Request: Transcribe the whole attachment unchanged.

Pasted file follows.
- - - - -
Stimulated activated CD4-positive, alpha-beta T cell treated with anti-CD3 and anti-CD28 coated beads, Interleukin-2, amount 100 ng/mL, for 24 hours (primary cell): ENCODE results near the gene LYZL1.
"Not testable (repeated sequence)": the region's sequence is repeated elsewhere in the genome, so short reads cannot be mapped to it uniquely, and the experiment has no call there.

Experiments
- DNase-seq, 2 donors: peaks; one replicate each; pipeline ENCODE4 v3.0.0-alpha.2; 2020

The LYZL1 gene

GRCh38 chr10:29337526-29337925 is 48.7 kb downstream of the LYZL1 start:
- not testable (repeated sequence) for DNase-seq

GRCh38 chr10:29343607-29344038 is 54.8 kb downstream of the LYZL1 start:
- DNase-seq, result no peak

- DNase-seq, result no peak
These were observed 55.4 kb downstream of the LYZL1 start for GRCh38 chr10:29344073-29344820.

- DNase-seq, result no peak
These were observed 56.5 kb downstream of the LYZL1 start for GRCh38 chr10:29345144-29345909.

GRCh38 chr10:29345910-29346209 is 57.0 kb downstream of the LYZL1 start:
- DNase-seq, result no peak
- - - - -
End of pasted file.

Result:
Stimulated activated CD4-positive, alpha-beta T cell treated with anti-CD3 and anti-CD28 coated beads, Interleukin-2, amount 100 ng/mL, for 24 hours (primary cell): ENCODE results near the gene LYZL1.
"Not testable (repeated sequence)": the region's sequence is repeated elsewhere in the genome, so short reads cannot be mapped to it uniquely, and the experiment has no call there.

Experiments
- DNase-seq, 2 donors: peaks; one replicate each; pipeline ENCODE4 v3.0.0-alpha.2; 2020

The LYZL1 gene

GRCh38 chr10:29337526-29337925 is 48.7 kb downstream of the LYZL1 start:
- not testable (repeated sequence) for DNase-seq

GRCh38 chr10:29343607-29344038 is 54.8 kb downstream of the LYZL1 start:
- DNase-seq, result no peak

- DNase-seq, result no peak
These were observed 55.4 kb downstream of the LYZL1 start for GRCh38 chr10:29344073-29344820.

- DNase-seq, result no peak
These were observed 56.5 kb downstream of the LYZL1 start for GRCh38 chr10:29345144-29345909.

GRCh38 chr10:29345910-29346209 is 57.0 kb downstream of the LYZL1 start:
- DNase-seq, result no peak